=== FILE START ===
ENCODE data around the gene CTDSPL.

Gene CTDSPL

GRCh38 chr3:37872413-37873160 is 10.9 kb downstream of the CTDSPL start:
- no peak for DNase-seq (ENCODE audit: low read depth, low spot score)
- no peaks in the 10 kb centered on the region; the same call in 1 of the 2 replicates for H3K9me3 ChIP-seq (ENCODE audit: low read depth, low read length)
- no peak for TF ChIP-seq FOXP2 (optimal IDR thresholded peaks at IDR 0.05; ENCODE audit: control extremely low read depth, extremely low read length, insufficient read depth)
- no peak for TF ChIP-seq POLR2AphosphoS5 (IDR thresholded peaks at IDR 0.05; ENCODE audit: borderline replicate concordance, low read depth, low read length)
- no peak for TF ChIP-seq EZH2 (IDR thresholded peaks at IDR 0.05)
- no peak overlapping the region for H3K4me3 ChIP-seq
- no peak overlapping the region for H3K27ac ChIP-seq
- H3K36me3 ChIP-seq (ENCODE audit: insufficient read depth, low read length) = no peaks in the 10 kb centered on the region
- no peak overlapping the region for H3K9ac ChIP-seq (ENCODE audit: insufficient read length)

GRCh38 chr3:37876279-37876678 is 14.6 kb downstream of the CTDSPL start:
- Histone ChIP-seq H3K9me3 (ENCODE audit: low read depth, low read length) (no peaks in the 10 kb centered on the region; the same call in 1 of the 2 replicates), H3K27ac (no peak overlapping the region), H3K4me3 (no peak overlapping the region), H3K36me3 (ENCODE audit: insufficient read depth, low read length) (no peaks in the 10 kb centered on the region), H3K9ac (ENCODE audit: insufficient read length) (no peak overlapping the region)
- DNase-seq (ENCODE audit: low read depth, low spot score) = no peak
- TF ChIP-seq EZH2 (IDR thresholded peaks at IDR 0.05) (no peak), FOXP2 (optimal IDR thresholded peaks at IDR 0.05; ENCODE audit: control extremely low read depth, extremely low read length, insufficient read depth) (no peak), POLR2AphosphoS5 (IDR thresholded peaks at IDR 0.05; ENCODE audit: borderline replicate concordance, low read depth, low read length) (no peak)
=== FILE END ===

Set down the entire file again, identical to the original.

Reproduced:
ENCODE data around the gene CTDSPL.

Gene CTDSPL

GRCh38 chr3:37872413-37873160 is 10.9 kb downstream of the CTDSPL start:
- no peak for DNase-seq (ENCODE audit: low read depth, low spot score)
- no peaks in the 10 kb centered on the region; the same call in 1 of the 2 replicates for H3K9me3 ChIP-seq (ENCODE audit: low read depth, low read length)
- no peak for TF ChIP-seq FOXP2 (optimal IDR thresholded peaks at IDR 0.05; ENCODE audit: control extremely low read depth, extremely low read length, insufficient read depth)
- no peak for TF ChIP-seq POLR2AphosphoS5 (IDR thresholded peaks at IDR 0.05; ENCODE audit: borderline replicate concordance, low read depth, low read length)
- no peak for TF ChIP-seq EZH2 (IDR thresholded peaks at IDR 0.05)
- no peak overlapping the region for H3K4me3 ChIP-seq
- no peak overlapping the region for H3K27ac ChIP-seq
- H3K36me3 ChIP-seq (ENCODE audit: insufficient read depth, low read length) = no peaks in the 10 kb centered on the region
- no peak overlapping the region for H3K9ac ChIP-seq (ENCODE audit: insufficient read length)

GRCh38 chr3:37876279-37876678 is 14.6 kb downstream of the CTDSPL start:
- Histone ChIP-seq H3K9me3 (ENCODE audit: low read depth, low read length) (no peaks in the 10 kb centered on the region; the same call in 1 of the 2 replicates), H3K27ac (no peak overlapping the region), H3K4me3 (no peak overlapping the region), H3K36me3 (ENCODE audit: insufficient read depth, low read length) (no peaks in the 10 kb centered on the region), H3K9ac (ENCODE audit: insufficient read length) (no peak overlapping the region)
- DNase-seq (ENCODE audit: low read depth, low spot score) = no peak
- TF ChIP-seq EZH2 (IDR thresholded peaks at IDR 0.05) (no peak), FOXP2 (optimal IDR thresholded peaks at IDR 0.05; ENCODE audit: control extremely low read depth, extremely low read length, insufficient read depth) (no peak), POLR2AphosphoS5 (IDR thresholded peaks at IDR 0.05; ENCODE audit: borderline replicate concordance, low read depth, low read length) (no peak)